|Publication number||US5985320 A|
|Application number||US 08/810,275|
|Publication date||16 Nov 1999|
|Filing date||3 Mar 1997|
|Priority date||4 Mar 1996|
|Also published as||EP0885002A2, EP0885002B1, WO1997032572A2, WO1997032572A3|
|Publication number||08810275, 810275, US 5985320 A, US 5985320A, US-A-5985320, US5985320 A, US5985320A|
|Inventors||David A. Edwards, Daniel R. Deaver, Robert S. Langer|
|Original Assignee||The Penn State Research Foundation|
|Export Citation||BiBTeX, EndNote, RefMan|
|Patent Citations (3), Non-Patent Citations (32), Referenced by (154), Classifications (35), Legal Events (8)|
|External Links: USPTO, USPTO Assignment, Espacenet|
The United States government has certain rights in this invention by virtue of government support under Grant Number NIH-5R01-GM26698 awarded by the National Institutes of Health.
This application claims priority to provisional U.S. application Ser. No. 60/012,721, filed Mar. 4, 1996.
The compositions and methods of use described herein are in the area of materials and methods for enhancing cellular internalization.
It is often difficult to deliver compounds, such as proteins, peptides, genetic material, and other drugs and diagnostic compounds intracellularly because cell membranes often resist the passage of these compounds. Various methods have been developed to administer agents intracellularly. For example, genetic material has been administered into cells in vivo, in vitro and ex vivo using viral vectors, DNA/lipid complexes and liposomes. While viral vectors are efficient, questions remain regarding the safety of a live vector and the development of an immune response following repeated administration. Lipid complexes and liposomes appear less effective at transfecting DNA into the nucleus of the cell and may potentially be destroyed by macrophages in vivo.
Proteins and peptides are typically administered by parenteral administration, or, in some cases, across the nasal mucous membrane. Uptake of drugs administered topically is frequently poor, and degradation frequently occurs when drugs are administered orally. For example, hormones such as gonadotropin releasing hormone ("GnRH") and its analogs have been administered to humans in an attempt to increase fertility by increasing systemic levels of luteinizing hormone ("LH"). When given often, low doses of native GnRH have been shown to induce follicular development and ovulation. These drugs are typically administered via an indwelling catheter into the abdominal cavity. An external pump is attached to the catheter which injects the peptide at frequent intervals. This method of administration is extremely invasive and undesirable. Also, the method is prohibitively expensive for use in animals.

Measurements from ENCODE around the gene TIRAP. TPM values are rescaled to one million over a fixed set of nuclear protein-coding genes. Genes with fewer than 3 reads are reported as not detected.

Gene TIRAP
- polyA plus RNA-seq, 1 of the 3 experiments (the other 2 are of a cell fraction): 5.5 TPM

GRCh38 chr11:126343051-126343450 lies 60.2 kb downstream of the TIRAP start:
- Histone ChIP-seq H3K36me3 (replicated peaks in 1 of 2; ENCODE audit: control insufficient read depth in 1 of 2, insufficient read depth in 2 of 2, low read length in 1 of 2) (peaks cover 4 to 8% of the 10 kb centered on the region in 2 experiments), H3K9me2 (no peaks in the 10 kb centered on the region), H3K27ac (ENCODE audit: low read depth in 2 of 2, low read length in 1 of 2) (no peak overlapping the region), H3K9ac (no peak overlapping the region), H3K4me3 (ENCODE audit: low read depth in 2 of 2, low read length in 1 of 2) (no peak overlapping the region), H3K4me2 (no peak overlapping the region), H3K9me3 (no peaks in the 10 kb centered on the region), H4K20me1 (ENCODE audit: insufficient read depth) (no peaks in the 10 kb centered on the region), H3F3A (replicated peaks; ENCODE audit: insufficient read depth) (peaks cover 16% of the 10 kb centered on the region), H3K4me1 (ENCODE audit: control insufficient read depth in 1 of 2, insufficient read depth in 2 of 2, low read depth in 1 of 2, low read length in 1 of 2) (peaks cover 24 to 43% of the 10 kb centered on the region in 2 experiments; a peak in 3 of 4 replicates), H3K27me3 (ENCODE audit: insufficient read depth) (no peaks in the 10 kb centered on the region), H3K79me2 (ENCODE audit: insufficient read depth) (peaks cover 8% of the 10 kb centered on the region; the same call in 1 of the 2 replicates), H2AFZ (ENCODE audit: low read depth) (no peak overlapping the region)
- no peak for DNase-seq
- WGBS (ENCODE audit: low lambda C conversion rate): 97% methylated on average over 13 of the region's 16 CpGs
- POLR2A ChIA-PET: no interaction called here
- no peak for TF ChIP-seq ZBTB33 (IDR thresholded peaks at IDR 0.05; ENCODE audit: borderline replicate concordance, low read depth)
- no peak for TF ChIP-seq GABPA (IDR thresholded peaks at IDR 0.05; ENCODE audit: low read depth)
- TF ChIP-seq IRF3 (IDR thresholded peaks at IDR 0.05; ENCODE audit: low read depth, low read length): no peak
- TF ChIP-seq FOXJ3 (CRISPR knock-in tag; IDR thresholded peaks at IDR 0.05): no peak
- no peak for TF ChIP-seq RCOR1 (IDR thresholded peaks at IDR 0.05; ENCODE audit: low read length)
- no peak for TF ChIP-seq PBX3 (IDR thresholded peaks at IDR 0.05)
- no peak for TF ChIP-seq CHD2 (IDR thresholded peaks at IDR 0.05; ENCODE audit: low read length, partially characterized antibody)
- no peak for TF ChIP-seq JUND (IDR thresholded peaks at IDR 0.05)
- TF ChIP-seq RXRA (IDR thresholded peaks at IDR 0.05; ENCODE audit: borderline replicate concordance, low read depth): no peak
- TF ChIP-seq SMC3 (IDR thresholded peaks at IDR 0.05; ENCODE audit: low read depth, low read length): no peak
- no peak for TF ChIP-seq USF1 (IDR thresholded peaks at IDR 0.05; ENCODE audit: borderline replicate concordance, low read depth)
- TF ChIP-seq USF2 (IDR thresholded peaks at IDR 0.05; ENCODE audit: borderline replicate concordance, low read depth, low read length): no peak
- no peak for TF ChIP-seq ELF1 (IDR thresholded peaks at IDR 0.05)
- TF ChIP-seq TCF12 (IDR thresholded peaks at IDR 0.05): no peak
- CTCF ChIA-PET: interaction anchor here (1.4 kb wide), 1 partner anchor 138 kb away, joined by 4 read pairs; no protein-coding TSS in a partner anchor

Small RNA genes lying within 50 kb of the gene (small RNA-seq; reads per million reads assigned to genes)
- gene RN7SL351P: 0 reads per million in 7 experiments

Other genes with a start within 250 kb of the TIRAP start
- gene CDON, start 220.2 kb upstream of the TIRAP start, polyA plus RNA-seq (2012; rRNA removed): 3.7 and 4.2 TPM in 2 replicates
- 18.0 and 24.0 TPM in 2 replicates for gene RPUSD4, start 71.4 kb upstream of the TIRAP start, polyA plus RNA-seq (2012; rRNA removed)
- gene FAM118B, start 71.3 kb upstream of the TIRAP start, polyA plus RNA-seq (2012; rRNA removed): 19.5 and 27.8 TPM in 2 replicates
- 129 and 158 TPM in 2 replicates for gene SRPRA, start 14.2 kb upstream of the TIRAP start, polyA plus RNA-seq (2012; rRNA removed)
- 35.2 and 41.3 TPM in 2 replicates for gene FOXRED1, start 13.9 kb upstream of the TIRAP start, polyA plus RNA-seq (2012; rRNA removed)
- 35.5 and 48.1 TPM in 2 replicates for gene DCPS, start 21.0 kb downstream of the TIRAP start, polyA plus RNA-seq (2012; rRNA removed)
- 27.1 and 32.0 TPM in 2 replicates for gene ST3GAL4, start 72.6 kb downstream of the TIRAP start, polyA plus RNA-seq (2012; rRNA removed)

The binding of ligands or assembly proteins to surface receptors of eucaryotic cell membranes has been extensively studied in an effort to develop better ways to promote or enhance cellular uptake. For example, binding of ligands or proteins has been reported to initiate or accompany a cascade of nonequilibrium phenomena culminating in the cellular invagination of membrane complexes within clathrin-coated vesicles [Goldstein, J. L., et al. (1985) Ann. Rev. Cell Biol. 1, 1-39; Rodman, T. S., et al. (1990) Curr. Op. Cell Biol. 2, 664-672; Trowbridge, I. S. (1991) Curr. Op. Cell Biol. 3, 634-641; Smythe, E., et al. (1989) J. Cell Biol. 108, 843-853; Smythe, E., et al. (1992) J. Cell Biol. 119, 1163-1171; and Schmid, S. L. (1993) Curr. Op. Cell Biol. 5, 621-627]. This process has been referred to as receptor-mediatedendocytosis (RME). Beyond playing a central role in cellular lipid trafficking [Pagano, R. E. (1990) Curr. Op. Cell Biol. 2, 652-663], RME is the primary means by which macromolecules enter eucaryotic cells. Having a better understanding of the role of RME in uptake of drugs would be advantageous in developing improved methods of drug delivery.